US 3349995 A
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Description (OCR text may contain errors)
v0d. 31, 1967 J, M sHEEsLEY 3,349,995
RECIPROCATING BOOSTER PUMP Filed sept. a, 1965 2 sheets-sheet 1 l Arme/ VU Oct..31`, 1967 Filed Sept. 2, 1965 J. M. SHEESLEY RECIPROCATING BOOSTER PUMP 2 Sheets-Sheet 2 Job/7 JeeJ/ey I N VENTOR.
BY 19M w /LL/V United States Patent Otiice 3,349,995 RECIPROCATIN G BOSTER PUMP John M. Sheesley, R0. Box 14604, Houston, Tex. 77021 Filed Sept. 2, 1965, Ser. No. 484,647 3 Claims. (Cl. 230--52) This invention concerns booster pumps, and specifically those pumps in which gas or air under one pressure is 4received and in turn provided to distant points at a pressure greater than said one pressure.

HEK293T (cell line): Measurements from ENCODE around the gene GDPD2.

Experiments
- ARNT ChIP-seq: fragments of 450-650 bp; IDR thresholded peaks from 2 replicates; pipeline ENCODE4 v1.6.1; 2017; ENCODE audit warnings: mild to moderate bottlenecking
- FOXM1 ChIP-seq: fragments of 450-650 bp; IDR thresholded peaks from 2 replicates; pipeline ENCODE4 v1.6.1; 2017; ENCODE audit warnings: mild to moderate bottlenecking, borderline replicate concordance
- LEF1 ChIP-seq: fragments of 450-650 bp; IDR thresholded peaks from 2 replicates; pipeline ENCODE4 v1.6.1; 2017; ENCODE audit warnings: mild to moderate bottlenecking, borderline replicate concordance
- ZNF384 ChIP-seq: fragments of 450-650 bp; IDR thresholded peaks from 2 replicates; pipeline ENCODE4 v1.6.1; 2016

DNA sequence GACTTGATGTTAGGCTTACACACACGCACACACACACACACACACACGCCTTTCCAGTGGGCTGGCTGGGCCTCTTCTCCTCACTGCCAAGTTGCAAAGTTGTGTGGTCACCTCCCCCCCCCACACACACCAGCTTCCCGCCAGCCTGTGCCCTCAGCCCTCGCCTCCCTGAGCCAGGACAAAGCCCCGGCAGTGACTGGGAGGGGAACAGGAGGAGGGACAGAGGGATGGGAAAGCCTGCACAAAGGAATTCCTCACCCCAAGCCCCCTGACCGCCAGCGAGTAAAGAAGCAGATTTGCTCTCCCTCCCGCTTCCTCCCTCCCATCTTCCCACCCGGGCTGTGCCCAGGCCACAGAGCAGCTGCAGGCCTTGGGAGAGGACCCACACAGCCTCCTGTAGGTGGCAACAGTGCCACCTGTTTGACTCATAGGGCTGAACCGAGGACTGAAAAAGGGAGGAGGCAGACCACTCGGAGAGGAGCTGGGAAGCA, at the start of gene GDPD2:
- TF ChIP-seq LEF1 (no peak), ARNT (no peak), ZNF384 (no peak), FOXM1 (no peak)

The uses, in industry for pressurized fluids, including air, or other gases, are so numerous as to be legion. Moreover, the particular pressure, at which the pressurized fluid performs at its optimum, may well vary, depending on the particular use or on the particular device to which the fluid is supplied. Additionally, some operations are economically limited in the character of the pressureproducing equipment that may be provided at particular points or locations.
For the reasons discussed generally above, numerous -attempts have been made to produce economical pressure gener-ating or increasing pumps which can multiply the fluid pressure beyond that present in the line supplied to the pump. Examples of such prior devices include those disclosed in U.S. Patents Nos. 657,160; 1,161,787; 1,615,- 133; 1,740,924; 2,800,924; 2,977,040; and 3,053,435. However, for one or more reasons such prior devices have not proved to fully satisfy the wants or demands of the users.